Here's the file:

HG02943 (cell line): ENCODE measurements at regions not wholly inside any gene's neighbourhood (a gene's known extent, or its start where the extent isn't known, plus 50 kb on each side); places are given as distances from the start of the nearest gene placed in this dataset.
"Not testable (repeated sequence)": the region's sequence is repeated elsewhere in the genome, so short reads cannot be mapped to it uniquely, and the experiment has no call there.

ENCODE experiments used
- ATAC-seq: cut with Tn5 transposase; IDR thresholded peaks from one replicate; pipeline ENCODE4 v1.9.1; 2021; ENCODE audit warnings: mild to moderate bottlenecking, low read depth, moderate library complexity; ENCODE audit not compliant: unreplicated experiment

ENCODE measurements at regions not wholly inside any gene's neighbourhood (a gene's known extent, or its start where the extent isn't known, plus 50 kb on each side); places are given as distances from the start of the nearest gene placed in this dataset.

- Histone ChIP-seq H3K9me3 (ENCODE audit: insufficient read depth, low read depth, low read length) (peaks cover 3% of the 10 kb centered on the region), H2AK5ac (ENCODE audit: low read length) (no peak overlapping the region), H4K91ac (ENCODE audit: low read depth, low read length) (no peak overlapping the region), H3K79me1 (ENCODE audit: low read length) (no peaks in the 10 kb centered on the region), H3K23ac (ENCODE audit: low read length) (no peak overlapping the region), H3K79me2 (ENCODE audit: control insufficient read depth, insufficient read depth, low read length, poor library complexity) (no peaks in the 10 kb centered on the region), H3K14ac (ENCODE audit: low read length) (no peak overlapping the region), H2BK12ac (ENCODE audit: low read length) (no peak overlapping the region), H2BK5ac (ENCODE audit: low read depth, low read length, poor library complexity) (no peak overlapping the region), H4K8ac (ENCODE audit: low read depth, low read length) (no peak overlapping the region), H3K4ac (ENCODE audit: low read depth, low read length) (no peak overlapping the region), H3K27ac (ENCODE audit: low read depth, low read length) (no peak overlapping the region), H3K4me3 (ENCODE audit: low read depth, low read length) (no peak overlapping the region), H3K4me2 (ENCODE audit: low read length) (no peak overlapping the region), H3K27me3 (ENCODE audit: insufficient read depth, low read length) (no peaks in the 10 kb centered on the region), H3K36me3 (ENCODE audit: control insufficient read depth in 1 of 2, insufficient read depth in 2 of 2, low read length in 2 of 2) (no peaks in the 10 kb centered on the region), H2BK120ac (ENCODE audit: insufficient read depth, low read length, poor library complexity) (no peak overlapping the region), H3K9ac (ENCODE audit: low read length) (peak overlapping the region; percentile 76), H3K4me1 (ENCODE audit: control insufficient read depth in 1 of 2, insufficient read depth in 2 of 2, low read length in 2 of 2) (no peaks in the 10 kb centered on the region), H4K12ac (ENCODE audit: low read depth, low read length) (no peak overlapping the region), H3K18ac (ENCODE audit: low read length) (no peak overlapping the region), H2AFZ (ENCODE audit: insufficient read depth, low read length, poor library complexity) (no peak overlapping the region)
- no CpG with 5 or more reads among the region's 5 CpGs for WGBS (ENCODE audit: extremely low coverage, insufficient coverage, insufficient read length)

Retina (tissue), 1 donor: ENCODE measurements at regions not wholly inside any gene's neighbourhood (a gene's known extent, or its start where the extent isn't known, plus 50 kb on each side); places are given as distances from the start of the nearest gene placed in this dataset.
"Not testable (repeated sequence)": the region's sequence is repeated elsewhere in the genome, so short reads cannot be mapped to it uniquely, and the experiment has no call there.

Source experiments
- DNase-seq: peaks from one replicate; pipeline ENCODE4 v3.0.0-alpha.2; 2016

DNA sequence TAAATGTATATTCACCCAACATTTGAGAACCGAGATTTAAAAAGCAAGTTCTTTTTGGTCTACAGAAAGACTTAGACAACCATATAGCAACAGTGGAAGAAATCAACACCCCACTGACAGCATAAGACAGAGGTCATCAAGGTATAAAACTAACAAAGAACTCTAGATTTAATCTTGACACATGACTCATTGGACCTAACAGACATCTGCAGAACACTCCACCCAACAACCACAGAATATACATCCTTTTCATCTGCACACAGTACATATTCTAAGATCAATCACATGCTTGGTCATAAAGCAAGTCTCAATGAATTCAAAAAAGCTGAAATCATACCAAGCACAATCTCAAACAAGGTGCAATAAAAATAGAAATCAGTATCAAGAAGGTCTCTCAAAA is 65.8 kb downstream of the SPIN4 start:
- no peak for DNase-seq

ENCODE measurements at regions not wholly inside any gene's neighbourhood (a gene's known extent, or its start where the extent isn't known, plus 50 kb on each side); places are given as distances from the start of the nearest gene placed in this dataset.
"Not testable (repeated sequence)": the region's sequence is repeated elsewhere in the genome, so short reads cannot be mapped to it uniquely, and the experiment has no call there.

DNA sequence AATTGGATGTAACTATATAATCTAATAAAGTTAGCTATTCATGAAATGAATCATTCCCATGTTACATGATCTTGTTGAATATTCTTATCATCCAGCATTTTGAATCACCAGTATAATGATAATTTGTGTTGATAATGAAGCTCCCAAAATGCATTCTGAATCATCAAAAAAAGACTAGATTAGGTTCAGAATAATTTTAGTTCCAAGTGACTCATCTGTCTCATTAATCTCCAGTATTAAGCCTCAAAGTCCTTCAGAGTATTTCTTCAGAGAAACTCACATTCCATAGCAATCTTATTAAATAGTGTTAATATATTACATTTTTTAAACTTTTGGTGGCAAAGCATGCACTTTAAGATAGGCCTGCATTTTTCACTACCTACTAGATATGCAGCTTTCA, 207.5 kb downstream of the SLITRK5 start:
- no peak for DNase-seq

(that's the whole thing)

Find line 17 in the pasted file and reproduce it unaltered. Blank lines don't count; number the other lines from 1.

- no peak for DNase-seq